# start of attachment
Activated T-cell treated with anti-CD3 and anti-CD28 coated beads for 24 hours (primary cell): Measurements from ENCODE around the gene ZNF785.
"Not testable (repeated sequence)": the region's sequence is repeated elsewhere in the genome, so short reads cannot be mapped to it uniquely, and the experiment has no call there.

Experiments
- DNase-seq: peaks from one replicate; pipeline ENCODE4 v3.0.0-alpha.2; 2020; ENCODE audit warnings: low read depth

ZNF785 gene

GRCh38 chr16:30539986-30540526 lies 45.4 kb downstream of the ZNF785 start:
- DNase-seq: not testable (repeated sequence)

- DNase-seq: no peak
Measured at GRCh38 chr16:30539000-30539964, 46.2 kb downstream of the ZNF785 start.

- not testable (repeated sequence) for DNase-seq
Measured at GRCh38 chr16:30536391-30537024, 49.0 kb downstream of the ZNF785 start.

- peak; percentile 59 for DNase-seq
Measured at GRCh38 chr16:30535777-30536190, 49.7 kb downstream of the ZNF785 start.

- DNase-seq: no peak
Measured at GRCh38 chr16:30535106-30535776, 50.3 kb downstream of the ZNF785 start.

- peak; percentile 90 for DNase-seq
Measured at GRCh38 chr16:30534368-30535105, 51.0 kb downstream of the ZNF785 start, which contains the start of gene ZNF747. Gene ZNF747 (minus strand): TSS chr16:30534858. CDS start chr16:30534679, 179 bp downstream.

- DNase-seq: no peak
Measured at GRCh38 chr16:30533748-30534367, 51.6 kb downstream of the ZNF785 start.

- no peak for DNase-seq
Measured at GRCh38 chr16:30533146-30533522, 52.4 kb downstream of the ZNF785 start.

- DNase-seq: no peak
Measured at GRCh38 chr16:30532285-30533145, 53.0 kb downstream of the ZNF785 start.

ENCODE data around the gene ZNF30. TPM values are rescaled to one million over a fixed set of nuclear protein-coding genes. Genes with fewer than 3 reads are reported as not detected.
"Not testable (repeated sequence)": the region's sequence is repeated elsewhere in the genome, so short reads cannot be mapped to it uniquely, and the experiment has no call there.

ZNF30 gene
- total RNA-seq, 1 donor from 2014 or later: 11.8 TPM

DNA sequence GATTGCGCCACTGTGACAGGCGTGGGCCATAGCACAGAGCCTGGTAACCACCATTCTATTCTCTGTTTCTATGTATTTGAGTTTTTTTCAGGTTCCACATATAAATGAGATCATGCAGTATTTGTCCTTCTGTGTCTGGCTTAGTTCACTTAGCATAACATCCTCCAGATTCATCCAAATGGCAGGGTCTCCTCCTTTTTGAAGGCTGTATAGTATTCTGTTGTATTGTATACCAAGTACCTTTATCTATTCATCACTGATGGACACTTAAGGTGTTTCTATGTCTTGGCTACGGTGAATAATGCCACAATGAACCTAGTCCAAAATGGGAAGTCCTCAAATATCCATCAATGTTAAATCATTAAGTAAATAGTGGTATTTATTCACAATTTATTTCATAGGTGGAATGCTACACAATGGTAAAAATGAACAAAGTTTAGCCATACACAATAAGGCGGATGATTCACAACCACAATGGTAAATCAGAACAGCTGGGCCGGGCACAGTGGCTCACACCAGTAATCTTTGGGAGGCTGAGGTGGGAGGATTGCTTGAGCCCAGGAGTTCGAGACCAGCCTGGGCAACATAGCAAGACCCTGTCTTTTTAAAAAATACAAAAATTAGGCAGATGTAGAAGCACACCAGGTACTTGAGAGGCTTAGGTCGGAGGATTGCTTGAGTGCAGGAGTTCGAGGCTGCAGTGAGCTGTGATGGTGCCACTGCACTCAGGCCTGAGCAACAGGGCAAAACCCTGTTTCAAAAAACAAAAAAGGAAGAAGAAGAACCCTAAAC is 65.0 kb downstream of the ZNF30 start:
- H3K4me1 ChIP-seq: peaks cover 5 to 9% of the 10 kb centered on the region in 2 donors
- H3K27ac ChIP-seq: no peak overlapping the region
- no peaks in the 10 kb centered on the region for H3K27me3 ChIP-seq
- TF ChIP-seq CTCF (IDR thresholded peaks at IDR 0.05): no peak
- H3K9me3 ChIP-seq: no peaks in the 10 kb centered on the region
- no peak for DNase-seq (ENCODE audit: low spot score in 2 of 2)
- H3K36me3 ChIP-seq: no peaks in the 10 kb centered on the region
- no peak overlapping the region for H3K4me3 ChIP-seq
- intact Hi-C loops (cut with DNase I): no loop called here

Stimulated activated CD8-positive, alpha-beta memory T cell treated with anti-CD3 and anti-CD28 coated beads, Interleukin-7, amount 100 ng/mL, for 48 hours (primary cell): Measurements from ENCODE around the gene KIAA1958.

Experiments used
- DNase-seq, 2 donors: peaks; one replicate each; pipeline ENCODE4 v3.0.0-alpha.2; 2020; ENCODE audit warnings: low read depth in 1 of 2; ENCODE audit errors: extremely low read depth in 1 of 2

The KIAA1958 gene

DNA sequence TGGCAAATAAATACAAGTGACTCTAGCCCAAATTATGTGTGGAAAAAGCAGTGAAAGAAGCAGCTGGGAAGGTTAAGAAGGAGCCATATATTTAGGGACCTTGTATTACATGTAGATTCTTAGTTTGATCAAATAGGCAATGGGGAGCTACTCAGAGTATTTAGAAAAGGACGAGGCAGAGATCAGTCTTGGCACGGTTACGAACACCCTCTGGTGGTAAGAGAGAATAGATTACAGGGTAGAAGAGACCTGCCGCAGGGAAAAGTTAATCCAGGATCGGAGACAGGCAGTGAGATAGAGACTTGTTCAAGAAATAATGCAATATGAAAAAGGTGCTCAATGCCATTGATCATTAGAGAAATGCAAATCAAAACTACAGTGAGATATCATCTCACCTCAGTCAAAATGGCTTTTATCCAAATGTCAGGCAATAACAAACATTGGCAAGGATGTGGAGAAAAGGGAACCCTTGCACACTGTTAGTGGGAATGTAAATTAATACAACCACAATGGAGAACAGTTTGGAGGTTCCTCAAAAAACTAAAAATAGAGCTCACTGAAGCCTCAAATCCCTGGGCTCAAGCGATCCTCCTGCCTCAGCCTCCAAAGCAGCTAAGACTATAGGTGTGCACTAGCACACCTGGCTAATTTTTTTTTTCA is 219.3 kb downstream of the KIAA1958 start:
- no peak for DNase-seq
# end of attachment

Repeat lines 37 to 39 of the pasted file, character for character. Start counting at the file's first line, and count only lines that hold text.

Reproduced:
- intact Hi-C loops (cut with DNase I): no loop called here

Stimulated activated CD8-positive, alpha-beta memory T cell treated with anti-CD3 and anti-CD28 coated beads, Interleukin-7, amount 100 ng/mL, for 48 hours (primary cell): Measurements from ENCODE around the gene KIAA1958.

Experiments used